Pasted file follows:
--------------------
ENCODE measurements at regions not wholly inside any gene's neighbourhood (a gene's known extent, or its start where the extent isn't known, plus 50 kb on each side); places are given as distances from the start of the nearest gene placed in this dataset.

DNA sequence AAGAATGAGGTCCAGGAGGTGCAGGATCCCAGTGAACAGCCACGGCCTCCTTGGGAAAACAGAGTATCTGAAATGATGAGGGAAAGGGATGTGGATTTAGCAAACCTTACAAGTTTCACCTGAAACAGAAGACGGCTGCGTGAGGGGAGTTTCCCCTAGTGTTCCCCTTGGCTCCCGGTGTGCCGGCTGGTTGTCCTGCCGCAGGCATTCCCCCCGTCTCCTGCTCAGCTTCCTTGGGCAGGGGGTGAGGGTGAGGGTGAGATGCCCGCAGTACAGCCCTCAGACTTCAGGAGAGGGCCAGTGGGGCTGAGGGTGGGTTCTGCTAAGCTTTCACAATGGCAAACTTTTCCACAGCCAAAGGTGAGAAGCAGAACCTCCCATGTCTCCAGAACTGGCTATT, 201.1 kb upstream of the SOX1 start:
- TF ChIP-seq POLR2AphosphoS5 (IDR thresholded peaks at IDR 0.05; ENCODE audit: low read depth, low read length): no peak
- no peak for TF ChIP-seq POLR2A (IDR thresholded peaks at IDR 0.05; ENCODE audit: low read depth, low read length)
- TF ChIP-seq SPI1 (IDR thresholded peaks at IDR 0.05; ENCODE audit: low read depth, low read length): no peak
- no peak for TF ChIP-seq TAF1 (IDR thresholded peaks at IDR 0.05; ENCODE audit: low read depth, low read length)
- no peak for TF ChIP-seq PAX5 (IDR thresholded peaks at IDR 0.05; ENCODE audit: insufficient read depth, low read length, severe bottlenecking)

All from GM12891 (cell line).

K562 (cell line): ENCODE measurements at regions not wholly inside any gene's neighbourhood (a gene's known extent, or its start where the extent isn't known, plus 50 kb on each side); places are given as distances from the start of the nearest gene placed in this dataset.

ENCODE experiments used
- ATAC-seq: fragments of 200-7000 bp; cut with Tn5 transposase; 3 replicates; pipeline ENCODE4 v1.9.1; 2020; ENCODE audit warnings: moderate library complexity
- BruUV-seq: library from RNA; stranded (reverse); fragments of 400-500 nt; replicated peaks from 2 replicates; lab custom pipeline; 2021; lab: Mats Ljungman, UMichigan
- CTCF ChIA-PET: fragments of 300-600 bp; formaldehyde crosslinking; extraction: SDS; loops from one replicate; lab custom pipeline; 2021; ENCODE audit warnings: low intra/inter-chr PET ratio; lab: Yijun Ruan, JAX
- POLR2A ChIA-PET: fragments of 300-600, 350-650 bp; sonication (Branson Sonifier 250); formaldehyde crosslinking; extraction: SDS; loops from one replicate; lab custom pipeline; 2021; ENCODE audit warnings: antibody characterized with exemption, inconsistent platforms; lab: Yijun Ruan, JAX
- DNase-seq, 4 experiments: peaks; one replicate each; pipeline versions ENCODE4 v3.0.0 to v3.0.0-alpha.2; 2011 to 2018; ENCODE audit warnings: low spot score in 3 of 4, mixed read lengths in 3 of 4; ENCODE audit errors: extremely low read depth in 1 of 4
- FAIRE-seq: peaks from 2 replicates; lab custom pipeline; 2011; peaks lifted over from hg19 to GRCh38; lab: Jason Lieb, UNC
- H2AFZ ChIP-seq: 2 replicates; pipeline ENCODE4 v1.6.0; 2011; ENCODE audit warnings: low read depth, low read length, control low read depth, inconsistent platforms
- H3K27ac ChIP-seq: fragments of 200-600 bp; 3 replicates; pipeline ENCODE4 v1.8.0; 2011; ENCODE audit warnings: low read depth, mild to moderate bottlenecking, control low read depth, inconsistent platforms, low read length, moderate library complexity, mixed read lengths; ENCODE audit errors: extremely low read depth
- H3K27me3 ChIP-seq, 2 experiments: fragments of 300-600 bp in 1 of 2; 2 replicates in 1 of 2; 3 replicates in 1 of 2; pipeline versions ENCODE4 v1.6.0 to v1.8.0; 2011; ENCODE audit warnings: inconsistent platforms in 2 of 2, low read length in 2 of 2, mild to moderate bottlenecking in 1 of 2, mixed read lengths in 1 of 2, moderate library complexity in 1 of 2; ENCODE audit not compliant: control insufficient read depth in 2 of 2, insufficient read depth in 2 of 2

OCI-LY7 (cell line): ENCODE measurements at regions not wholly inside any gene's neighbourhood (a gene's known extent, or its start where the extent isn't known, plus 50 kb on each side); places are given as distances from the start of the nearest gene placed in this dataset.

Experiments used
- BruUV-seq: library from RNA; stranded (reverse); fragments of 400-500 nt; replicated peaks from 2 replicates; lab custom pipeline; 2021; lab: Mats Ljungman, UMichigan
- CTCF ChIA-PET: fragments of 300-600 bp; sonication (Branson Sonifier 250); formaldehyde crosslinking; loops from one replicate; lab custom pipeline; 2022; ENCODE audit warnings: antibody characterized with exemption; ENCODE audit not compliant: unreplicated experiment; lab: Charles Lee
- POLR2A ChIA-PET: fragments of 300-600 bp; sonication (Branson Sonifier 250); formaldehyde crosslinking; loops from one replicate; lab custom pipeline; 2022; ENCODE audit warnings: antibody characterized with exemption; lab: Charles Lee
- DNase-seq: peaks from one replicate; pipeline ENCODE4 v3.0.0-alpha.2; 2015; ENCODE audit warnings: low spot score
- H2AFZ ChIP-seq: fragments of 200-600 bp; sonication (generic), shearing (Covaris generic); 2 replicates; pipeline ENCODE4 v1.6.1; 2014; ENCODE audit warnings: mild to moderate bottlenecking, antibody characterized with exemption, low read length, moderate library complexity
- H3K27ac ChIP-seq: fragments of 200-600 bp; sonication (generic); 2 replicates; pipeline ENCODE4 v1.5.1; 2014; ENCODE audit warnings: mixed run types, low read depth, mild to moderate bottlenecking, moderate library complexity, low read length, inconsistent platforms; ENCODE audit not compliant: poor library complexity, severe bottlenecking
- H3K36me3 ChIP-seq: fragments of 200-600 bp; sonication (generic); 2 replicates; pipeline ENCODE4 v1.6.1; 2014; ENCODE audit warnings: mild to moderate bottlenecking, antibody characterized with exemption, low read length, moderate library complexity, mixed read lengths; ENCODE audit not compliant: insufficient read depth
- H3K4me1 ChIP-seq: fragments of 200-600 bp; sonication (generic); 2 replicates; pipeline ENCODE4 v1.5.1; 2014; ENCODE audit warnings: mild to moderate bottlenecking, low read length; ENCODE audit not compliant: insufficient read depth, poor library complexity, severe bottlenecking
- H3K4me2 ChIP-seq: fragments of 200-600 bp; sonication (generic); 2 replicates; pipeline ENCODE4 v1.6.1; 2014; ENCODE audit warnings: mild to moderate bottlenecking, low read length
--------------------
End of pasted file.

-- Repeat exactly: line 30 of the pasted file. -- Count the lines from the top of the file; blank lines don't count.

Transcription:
- H3K4me2 ChIP-seq: fragments of 200-600 bp; sonication (generic); 2 replicates; pipeline ENCODE4 v1.6.1; 2014; ENCODE audit warnings: mild to moderate bottlenecking, low read length